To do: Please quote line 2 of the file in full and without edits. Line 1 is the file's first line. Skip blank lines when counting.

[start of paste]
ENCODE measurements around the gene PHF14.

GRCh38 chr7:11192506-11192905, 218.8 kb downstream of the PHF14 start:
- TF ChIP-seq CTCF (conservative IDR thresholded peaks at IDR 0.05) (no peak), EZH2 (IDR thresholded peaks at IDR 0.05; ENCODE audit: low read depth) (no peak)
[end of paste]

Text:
GRCh38 chr7:11192506-11192905, 218.8 kb downstream of the PHF14 start: